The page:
“In that sense, the junta is a volatile partner, which is not good news for any country wanting to invest in Myanmar.”
India’s interests in Myan-mar include its geostrategic investments, such as the India-Myanmar-Thailand Trilateral Highway and the Kaladan Multimodal Transit Transport Project connecting the eastern Indian seaport of Kolkata with Sittwe seaport in Myanmar’s Rakhine state – key components of the Government’s wider strategic outreach to South-east Asia.
Other key interests are India’s desire to limit China’s influence in the region and ensure militant groups that target India in the north-east do not use Myanmar as a sanctuary. According to Mr Choudhury, these goals have floundered since the coup as key territories with Indian interests and investment – such as Khampat on the India-Myanmar-Thailand Trilateral Highway – fell under rebel control, and China steals a march over India with its more proactive engagement with resistance forces.
Thousands of Myanmar people have also sought refuge in India, and New Delhi has accused Myanmar-based groups of crossing the porous border to mount attacks in its territory and smuggling contraband goods. This has prompted New Delhi to recently announce that it would fence the Indian-Myanmar border and potentially end an arrangement that allows liberal cross-border movement of locals in that vicinity.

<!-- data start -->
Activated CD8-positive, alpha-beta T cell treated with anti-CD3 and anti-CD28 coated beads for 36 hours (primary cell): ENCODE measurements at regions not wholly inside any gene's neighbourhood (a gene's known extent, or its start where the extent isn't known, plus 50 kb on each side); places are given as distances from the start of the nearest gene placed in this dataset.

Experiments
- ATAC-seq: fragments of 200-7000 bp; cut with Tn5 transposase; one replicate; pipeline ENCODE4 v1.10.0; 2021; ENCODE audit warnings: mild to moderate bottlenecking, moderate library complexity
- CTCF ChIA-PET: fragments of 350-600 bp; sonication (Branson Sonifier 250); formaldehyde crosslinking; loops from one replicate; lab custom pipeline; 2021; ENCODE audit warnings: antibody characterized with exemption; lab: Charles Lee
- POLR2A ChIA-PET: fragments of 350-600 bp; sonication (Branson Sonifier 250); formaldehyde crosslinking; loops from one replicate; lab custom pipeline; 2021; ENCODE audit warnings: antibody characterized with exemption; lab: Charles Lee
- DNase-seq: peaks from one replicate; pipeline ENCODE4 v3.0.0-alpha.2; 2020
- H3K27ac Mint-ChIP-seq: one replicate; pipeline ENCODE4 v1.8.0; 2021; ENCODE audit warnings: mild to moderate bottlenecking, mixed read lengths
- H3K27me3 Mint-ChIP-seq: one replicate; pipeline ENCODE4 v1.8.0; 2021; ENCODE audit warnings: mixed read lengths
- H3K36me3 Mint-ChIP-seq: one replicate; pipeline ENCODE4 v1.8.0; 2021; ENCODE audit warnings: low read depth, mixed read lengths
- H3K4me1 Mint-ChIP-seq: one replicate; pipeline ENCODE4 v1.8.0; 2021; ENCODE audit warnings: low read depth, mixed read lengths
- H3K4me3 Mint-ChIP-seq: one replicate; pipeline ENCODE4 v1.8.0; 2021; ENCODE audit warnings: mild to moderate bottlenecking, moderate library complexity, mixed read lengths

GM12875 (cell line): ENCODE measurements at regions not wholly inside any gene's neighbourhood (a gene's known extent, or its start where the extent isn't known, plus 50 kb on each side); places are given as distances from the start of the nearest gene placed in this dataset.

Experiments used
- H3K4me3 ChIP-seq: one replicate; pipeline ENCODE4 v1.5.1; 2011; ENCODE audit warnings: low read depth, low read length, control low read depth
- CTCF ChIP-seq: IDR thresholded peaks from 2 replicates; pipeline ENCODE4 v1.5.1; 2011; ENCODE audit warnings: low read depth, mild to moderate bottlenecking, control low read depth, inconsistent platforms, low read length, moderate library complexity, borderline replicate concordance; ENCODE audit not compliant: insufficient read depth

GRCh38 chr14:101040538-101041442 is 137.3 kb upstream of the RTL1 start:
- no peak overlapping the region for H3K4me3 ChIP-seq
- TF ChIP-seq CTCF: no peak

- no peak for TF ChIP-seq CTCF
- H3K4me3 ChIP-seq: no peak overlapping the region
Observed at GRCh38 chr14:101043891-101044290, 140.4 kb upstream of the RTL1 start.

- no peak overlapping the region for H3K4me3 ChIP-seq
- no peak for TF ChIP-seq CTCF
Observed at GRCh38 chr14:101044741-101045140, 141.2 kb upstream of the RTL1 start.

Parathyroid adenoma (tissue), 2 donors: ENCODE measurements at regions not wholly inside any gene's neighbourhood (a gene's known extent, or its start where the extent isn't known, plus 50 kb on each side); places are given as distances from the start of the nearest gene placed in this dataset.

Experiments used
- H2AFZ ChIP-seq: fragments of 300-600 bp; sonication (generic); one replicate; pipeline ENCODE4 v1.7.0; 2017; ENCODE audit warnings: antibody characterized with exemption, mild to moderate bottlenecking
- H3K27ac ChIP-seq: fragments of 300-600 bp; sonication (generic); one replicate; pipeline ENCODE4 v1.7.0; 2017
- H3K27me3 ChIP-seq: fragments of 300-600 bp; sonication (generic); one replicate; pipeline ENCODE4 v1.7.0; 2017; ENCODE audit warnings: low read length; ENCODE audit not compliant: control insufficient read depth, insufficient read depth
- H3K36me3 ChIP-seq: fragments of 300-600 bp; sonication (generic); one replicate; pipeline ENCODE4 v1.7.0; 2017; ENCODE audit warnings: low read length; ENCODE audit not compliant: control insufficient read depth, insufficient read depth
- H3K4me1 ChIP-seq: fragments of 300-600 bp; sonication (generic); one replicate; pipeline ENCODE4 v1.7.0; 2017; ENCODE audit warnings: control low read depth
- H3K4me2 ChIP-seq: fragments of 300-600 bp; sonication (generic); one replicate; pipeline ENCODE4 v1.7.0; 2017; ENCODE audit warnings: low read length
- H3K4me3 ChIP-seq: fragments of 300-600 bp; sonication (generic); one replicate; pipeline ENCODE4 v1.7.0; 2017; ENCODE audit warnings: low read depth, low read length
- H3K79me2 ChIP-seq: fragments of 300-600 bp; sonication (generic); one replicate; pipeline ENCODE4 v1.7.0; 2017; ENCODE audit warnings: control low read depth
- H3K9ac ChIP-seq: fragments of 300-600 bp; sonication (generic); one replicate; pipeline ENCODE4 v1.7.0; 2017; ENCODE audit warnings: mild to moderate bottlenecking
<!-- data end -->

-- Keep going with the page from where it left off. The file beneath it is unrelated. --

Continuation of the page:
While it will not be easy for New Delhi to move away from its almost singular reliance on the junta, with which it has developed strategic links, Mr Choudhury says it should ramp up engagement with Myanmar’s shadow National Unity Government (NUG) “at the highest level”, which would also enable it to reach out to armed resistance groups under the NUG’s control.
The role of Thailand, another of Myanmar’s neighbours, is similarly ripe for a rethink. Thailand has received many appeals to create a humanitarian corridor since the coup. The new government under the Pheu Thai Party has recently pledged to establish a centre for humanitarian aid by the border – though it seems to have engaged only with the junta or junta-controlled agencies. The NUG says it has not been contacted about these plans.
Thailand has in the past been accused of neutralising Asean’s efforts by holding its own ministerial meetings with the Myanmar junta. Critics had attributed this to the strong military ties between the two countries.
The new Thai government is expected to tread carefully on this, if only because there appears to be a dearth of fresh ideas on how to move ahead, said Dr Surachanee Sriyai, a visiting fellow at the ISEAS – Yusof Ishak Institute.
She told ST: “There won’t be a drastic upside-down development in terms of Thailand’s approach to Myanmar with the Pheu Thai Party administration.
“The status quo will remain for the most part, but Thailand now understands that deviating from Asean principles is damaging to its international reputation. So, no secret ministerial meetings – yet.” The Straits Times